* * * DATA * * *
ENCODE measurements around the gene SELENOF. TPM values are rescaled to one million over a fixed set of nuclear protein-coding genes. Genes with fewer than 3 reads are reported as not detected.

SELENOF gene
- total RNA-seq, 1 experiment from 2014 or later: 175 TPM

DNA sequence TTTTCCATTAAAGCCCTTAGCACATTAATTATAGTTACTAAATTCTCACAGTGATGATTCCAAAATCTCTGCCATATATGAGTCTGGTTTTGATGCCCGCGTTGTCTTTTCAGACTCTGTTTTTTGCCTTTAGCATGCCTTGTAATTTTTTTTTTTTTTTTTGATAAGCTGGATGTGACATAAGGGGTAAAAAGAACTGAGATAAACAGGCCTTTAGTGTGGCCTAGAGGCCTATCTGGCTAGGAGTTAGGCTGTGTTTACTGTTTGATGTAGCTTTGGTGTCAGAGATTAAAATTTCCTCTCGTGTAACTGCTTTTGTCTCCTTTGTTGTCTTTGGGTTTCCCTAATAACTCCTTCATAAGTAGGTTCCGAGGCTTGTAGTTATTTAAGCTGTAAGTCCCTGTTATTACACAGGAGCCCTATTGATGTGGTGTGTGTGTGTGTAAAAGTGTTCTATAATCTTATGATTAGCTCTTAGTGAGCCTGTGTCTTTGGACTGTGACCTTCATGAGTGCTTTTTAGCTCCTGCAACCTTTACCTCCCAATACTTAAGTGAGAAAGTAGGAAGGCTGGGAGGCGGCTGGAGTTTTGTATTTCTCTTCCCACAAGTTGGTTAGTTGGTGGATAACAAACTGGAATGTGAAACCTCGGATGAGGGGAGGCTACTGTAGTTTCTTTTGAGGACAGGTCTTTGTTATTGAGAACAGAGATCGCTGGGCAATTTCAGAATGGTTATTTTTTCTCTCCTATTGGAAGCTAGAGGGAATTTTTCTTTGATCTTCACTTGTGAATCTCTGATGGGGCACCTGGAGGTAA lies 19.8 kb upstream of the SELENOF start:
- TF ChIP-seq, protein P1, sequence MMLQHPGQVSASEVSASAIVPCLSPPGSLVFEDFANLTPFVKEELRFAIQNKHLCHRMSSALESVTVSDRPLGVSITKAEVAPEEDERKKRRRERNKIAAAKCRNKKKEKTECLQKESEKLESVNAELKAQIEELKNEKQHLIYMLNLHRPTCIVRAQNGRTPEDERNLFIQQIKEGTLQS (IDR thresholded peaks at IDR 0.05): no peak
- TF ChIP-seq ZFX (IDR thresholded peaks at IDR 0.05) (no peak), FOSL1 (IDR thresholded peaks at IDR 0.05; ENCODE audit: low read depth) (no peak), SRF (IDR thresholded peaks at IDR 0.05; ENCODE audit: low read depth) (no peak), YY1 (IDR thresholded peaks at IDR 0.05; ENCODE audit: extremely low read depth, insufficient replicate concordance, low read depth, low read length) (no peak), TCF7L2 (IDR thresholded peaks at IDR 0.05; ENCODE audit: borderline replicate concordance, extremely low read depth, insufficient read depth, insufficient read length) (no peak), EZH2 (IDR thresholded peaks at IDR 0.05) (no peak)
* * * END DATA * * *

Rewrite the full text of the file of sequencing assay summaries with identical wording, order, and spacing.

ENCODE measurements around the gene SELENOF. TPM values are rescaled to one million over a fixed set of nuclear protein-coding genes. Genes with fewer than 3 reads are reported as not detected.

SELENOF gene
- total RNA-seq, 1 experiment from 2014 or later: 175 TPM

DNA sequence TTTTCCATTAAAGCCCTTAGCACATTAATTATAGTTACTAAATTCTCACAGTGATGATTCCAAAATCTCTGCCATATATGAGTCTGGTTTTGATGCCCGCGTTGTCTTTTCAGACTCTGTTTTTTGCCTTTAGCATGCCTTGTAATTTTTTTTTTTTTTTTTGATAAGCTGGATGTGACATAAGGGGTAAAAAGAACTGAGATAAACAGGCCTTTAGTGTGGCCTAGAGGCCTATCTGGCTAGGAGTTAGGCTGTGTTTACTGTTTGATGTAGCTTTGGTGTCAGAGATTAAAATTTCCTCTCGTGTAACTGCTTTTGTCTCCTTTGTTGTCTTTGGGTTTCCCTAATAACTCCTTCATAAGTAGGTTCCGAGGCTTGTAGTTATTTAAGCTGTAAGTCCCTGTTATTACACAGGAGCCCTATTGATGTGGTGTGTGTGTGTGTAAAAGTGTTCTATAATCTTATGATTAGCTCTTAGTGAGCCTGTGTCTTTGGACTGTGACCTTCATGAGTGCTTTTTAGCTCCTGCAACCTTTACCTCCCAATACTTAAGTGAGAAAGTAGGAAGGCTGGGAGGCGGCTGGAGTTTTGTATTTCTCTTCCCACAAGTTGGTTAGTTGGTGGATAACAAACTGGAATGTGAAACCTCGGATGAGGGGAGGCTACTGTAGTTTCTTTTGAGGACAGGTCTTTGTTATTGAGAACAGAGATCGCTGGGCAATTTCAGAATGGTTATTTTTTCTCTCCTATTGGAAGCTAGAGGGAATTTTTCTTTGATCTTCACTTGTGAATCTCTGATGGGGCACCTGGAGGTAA lies 19.8 kb upstream of the SELENOF start:
- TF ChIP-seq, protein P1, sequence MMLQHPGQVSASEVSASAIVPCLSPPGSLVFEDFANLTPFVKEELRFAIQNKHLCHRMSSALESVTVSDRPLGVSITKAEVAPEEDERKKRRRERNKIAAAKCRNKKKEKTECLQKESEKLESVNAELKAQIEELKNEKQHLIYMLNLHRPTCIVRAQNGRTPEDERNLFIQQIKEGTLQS (IDR thresholded peaks at IDR 0.05): no peak
- TF ChIP-seq ZFX (IDR thresholded peaks at IDR 0.05) (no peak), FOSL1 (IDR thresholded peaks at IDR 0.05; ENCODE audit: low read depth) (no peak), SRF (IDR thresholded peaks at IDR 0.05; ENCODE audit: low read depth) (no peak), YY1 (IDR thresholded peaks at IDR 0.05; ENCODE audit: extremely low read depth, insufficient replicate concordance, low read depth, low read length) (no peak), TCF7L2 (IDR thresholded peaks at IDR 0.05; ENCODE audit: borderline replicate concordance, extremely low read depth, insufficient read depth, insufficient read length) (no peak), EZH2 (IDR thresholded peaks at IDR 0.05) (no peak)